I am starting to feel truly lost, mired in the confusion of not my own, but my daughter’s invisible, confusing problems. This I know: something is not quite right. I also know: many things are right, more than right. But illness does not define the person, it influences some but not all and sometimes in subtle ways. So while my daughter is a wonderful, growing, living, thinking, loving, energetic, imaginative, kind, thoughtful, difficult being and all of that is at some level normal, I also need to trust my gut when it says: something isn’t quite right. Especially when it’s not just my gut, but also my daughter who is telling me this.
She complains frequently of belly pain. She says it’s getting worse again. She is unhappy, starting to have dark bags under her eyes. Every morning is a struggle, she frequently threatens not to eat, not to go to school, etc. There is always something that becomes the thing that gets in the way of the morning moving forward. It’s not quite like last spring, when she ended up in fetal position on a daily basis (or more often) but it’s still pretty extreme at times. When she feels truly overwhelmed she runs up to her bed, crawls under the covers, and curls up saying “nobody loves me, nobody loves me, nobody loves me.” It breaks my heart to hear her. I hold her when she lets me, try to talk to her, try to give her comfort and calm support, though sometimes it is overwhelming to do so. I wish I could take away whatever troubles her.
And so I am trying something: taking away foods that might be the source of her troubles. We are in the middle of a 3 week trial of no dairy because of antibodies to casein that showed up in her bloodwork. She at first said that things were much better but now says they’re getting worse again. Today when I was driving her home she looked sad in the car, so I asked if she was feeling sad and she told me that a fairy she knows had died. She seemed so sad about it that I picked her up when we came inside and she cried and cried in my arms. When I tried to ask her about things that might be upsetting her she said that none of them were, and then reiterated her sadness about the death and broke into wailing tears. After I calmed this down, she got back into fussing, and it took me almost two hours to get a smile out of her (or get her to eat any food). In the end I got her out of her funk by insisting she come outside with me, placing her on the garden fence, in the sun, and getting her engaged with raspberries and a humungous crazy vine I needed to pull out. After that she ate and was fine all afternoon (we had friends over) but as soon as they left she crashed again.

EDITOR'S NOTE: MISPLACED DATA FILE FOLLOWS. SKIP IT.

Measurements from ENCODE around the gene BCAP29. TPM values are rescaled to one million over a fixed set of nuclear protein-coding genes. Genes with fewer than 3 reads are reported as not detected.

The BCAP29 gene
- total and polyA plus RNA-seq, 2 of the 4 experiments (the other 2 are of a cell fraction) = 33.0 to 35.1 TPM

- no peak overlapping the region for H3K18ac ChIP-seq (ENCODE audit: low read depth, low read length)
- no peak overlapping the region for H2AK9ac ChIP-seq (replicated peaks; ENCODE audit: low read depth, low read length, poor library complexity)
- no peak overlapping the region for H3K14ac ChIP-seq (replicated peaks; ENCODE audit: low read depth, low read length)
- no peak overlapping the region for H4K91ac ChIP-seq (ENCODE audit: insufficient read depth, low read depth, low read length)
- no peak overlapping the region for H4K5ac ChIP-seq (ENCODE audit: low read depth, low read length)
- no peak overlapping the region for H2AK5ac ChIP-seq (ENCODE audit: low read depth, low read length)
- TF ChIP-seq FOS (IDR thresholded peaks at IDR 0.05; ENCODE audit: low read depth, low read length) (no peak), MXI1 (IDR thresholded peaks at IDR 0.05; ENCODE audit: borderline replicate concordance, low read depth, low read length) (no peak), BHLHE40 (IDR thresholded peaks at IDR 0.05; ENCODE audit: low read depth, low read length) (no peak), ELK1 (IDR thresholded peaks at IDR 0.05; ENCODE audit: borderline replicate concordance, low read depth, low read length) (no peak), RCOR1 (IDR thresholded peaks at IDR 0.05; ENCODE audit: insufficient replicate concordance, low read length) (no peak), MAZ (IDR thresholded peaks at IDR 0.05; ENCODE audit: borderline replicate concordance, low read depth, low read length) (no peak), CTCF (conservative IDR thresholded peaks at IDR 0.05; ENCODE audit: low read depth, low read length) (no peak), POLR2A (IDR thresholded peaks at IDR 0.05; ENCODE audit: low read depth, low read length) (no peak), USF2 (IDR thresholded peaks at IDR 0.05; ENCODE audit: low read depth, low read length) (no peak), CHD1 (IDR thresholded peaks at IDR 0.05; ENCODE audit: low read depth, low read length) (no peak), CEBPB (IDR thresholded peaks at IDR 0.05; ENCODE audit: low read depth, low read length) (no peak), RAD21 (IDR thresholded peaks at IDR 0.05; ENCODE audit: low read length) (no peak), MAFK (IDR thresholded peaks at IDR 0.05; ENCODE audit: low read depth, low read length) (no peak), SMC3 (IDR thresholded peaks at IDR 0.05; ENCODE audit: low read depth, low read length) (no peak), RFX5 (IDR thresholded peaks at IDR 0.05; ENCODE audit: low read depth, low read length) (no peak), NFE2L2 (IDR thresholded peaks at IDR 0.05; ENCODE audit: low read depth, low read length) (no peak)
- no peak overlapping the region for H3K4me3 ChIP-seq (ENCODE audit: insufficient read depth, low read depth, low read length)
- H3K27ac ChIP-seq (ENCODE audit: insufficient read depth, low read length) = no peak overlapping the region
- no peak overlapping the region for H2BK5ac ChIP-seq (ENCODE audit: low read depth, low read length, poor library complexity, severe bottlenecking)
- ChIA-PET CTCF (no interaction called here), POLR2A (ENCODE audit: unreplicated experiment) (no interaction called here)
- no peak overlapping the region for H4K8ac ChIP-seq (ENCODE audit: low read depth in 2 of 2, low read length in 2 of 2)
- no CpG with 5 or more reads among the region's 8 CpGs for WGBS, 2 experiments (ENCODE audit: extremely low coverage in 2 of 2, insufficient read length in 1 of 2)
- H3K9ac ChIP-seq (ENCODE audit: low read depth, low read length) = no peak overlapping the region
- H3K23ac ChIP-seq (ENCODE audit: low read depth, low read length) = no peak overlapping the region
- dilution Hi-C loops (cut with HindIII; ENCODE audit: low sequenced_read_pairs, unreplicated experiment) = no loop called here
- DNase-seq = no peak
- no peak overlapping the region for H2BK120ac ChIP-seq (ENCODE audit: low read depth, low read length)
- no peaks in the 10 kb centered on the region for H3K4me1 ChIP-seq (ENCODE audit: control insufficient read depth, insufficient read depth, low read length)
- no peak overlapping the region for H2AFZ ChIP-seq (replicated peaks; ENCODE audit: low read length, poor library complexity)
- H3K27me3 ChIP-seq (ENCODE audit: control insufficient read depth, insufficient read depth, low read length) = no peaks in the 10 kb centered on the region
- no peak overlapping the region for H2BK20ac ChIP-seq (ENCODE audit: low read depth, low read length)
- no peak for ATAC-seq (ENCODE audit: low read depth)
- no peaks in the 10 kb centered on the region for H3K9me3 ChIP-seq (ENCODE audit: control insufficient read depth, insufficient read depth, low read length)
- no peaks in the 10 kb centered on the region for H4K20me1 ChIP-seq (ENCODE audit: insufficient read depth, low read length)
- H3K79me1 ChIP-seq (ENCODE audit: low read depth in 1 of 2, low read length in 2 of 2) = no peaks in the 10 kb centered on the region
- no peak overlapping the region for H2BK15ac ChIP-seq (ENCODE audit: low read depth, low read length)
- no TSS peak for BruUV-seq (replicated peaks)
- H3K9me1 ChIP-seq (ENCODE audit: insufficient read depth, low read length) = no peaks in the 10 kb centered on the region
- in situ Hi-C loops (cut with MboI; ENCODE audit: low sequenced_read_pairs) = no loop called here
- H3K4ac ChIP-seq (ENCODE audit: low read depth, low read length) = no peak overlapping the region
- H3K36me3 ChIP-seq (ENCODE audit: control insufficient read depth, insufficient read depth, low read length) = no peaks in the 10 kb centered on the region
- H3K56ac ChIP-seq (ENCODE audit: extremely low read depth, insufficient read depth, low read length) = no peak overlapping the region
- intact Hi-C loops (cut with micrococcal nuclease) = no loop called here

This was worse than usual, but not by that much. I am considering going to a no dairy/no soy/ no wheat diet for a while to see if that helps. A friend/parent says that casein, soy, and wheat all have chemical similarity and if she has a problem with one she may have a problem with all. Although this person has done a lot of research on this (and works as a health professional herself, in addition to having a child who is casein/soy/wheat free), I am currently trying to track down a primary source can give more information about this. If anyone has leads, please let me know.
In the meantime, we continue with the dairy and may try the full hypo-allergenic diet just because the cost of doing that for 3 weeks or a month is low, and if it helps enough to justify the diet change, it certainly ought to be obvious! In the meantime I will do my best to provide her with the comforting, calm presence she needs. It’s not hard when I think of how confusing and difficult this must be for her. After all I’ve been through the confusion of an unknown, misunderstood dragging problem myself, and I was lucky enough to be 34 instead of 4.